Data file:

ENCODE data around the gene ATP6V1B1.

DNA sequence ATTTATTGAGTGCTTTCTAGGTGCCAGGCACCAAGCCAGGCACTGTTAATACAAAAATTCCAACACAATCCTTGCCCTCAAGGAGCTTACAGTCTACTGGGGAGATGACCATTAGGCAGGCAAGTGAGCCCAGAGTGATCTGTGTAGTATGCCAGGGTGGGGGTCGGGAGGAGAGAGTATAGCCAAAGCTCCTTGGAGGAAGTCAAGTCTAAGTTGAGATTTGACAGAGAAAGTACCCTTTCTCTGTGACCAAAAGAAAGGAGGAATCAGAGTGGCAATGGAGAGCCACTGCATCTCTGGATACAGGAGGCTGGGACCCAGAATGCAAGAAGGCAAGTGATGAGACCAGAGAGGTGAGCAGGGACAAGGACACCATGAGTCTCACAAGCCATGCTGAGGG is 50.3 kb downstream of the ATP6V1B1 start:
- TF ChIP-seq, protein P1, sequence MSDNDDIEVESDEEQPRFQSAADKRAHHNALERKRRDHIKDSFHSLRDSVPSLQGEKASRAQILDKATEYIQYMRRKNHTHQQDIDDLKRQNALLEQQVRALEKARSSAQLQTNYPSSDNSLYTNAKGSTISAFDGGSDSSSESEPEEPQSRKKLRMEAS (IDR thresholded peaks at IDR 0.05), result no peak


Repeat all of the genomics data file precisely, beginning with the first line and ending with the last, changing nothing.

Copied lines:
ENCODE data around the gene ATP6V1B1.

DNA sequence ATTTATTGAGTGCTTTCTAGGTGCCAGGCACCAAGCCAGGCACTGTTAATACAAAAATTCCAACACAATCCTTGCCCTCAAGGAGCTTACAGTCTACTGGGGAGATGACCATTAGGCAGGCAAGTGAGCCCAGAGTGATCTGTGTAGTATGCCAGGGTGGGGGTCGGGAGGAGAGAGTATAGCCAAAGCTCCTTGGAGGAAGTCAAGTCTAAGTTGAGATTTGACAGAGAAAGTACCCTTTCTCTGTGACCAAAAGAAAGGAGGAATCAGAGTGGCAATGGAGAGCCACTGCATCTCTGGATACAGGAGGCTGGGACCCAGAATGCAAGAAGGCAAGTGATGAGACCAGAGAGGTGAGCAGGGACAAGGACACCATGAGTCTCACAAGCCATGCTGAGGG is 50.3 kb downstream of the ATP6V1B1 start:
- TF ChIP-seq, protein P1, sequence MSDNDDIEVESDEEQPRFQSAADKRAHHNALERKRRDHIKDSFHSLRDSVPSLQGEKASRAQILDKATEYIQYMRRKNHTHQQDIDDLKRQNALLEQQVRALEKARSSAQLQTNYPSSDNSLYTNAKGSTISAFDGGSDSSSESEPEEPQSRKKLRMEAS (IDR thresholded peaks at IDR 0.05), result no peak